Mastering the Art of Napping

Babies nap. Old people nap. But if you are in between those 2 eras of life and you are caught napping, it may be considered lazy, or weak. Of course, that also depends on what part of the world you are in.

Daytime napping is a common lifestyle habit among people living in warm-weather countries, but it is less common in the US. Many adults overlook this brief moment of rest, whether due to a perceived lack of time or a negative impression.

Best Time to Nap

According to experts, the best way to recharge during a power nap is to transition from stage 1 sleep (that lovely ‘drifting off’ feeling) to stage 2 sleep (slowdown of brain activity). Set your alarm for 15-20 minutes to ensure you hit the power nap “sweet spot.” The exception to this rule is if you are sleep-deprived and have the luxury of being able to nap for at least 90 minutes to complete a full sleep cycle.

The best time to nap is between 1pm and 3pm, when most of us have a natural drop in energy. Napping after 4 p.m. may interfere with your circadian rhythm, or internal body clock.

Napping around the world

Hispanic and Latin American countries have been known for their siestas. Businesses would even close down after lunch for siesta!

In New York, there are actually “legitimate” spas where you can pay for a 20 minute session in a pod of sorts, where it is dark and quiet except for music of your choice. Many other high-producing executives have realized that a quick, afternoon power nap can energize them for the rest of their day.

Napping at my house

Then, of course, there are Sunday afternoon naps. Those are the best! I actually heard a preacher, who was 10 years younger than his siblings, refer to himself as a “Sunday afternoon nap” baby, lol! My hubby and I joke as we are on our way home from our Sunday after church meal (lunch, supper, dinner, whatever you call it in your part of the world!), “hear” our bed calling us…

“Wait! Did you hear it honey? It’s calling me, my soft, comfy bed is calling my name…”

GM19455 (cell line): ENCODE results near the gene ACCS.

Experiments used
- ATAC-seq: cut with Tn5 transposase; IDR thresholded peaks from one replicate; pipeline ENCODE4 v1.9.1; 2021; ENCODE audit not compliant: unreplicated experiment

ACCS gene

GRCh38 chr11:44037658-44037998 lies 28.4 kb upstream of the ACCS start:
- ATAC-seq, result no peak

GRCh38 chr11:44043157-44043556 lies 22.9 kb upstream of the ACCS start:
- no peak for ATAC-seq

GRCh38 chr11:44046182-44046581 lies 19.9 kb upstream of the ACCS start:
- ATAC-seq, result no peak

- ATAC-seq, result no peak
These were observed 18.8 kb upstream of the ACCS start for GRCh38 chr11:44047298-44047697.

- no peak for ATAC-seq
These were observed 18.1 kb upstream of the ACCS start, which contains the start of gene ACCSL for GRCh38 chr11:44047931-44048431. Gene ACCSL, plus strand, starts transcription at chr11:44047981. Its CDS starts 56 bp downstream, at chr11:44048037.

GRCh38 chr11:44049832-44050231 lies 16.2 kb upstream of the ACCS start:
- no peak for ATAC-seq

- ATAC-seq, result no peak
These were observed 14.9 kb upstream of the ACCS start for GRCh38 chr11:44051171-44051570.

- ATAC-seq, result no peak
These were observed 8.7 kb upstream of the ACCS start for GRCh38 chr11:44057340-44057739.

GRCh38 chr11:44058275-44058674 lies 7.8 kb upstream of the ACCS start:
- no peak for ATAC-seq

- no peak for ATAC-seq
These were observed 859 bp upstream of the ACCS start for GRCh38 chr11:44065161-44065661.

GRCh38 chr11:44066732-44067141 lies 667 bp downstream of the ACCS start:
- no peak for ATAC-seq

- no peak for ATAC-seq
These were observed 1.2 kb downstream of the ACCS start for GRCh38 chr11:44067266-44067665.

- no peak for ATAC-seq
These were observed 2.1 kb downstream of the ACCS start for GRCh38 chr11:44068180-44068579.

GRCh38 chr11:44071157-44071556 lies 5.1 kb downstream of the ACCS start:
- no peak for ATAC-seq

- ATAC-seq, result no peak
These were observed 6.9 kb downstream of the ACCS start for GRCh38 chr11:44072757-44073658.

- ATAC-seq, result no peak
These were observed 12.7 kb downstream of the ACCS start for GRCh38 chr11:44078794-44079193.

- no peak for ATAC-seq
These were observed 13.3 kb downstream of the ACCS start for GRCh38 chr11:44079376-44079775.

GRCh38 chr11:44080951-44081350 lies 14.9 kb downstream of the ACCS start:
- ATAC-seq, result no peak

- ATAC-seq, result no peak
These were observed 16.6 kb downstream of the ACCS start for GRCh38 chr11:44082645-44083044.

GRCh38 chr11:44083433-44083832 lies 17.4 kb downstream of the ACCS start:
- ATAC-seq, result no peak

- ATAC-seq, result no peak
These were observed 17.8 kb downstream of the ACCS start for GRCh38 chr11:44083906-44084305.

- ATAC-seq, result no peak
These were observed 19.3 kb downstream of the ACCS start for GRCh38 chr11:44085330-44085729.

My husband  is much better at napping than I am. He is much better at sleeping, period. Let him get still for 5 minutes and he is out! When I go to bed at night, it can sometimes take me an hour before I doze off, while he is just snoring away! And naps, very difficult for me to slow my brain down long enough to take a nap, but I am trying to learn how, for my sanity’s sake. It would be good if I could sneak in a 15 or 20 minute nap some days.

I remember back when I was 22 and had my 2nd baby. (when our 1st baby was born, I was 16 and lived with my mothe-in-law, so I had a lot of help with her). When baby #2 came along, we had our own little place and I was on my own. I learned very quickly how to fall asleep as soon as baby went to sleep. I got pretty proficient at it. And then I had baby #3 and #4 come along in 2 year successions, believe me, if I got a chance, I was gonna take a nap!

Power Nap Science

Many researchers believe that napping is caused by an innate biological rhythm in all mammals, including humans. It is simply our body’s natural circadian rhythm that causes us to become drowsy in the early afternoon. Your body is secreting a hormone that temporarily fools your body into thinking it is time to sleep. Though this energy slump should pass as the afternoon progresses, napping has evolved as a habit of both humans and animals to counteract the effects.

Famous people in history took naps.

Sir Winston Churchill
Churchill’s love of napping was no secret. “You must sleep sometime between lunch and dinner, and no halfway measures. Take off your clothes and get into bed. That’s what I always do. Don’t think you will be doing less work because you sleep during the day. That’s a foolish notion held by people who have no imagination. You will be able to accomplish more. You get two days in one – well at least one and a half, I’m sure. When the war started, I had to sleep during the day, because it was the only way I could cope with my responsibilities,” said the big fella.

Salvador Dali
The famous painter with the killer moustache had a very idiosyncratic napping strategy, but a highly effective one nonetheless.  He would sit in a chair with a spoon in his hand over a tin plate.  When he’d fall asleep, the spoon would fall onto the plate, making a noise and waking him up.  He said that even such a brief nap would refresh him.  No, I’m not making this up.

5 Famous Nap Takers
image via improvisedlife.com

Thomas Edison
Oddly enough, Tommy Boy believed that sleep was a waste of time and proudly reported that he only slept 4 hours a night.  He hoped that his invention of the electric light bulb would help people reduce their ‘unproductive’ sleep time.  It turns out, however, that Edison supplemented his night sleep with – you guessed it – naps.  He was reported to take two 3-hour naps each day!

Thomas Edison sleeping on table.
Thomas Edison sleeping on table.; image via artofmanliness.com

If you are going to nap, find the right conditions and place for you.

  • office during lunch hour
  • your recliner
  • the back porch
  • your car (be safe with this!)
  • your bed!
  • on a blanket by a lake (my favorite!)

How about you? Do you take naps on a regular basis? Is it something you would like to try?

1 thought on “The Art of Power Napping”

  1. I actually do take a lot of naps! I love them. It’s one of the big benefits of working from home in my book. If I’m tired, I lay down for a bit. Sometimes I won’t fall asleep but the quiet time refreshes me. Other times I’ll sleep anywhere from 20 minutes to 2 hours.

    My dad was a napper and I picked up the habit from him. It just makes sense. If your bodies tired, give it a break!

Leave a Comment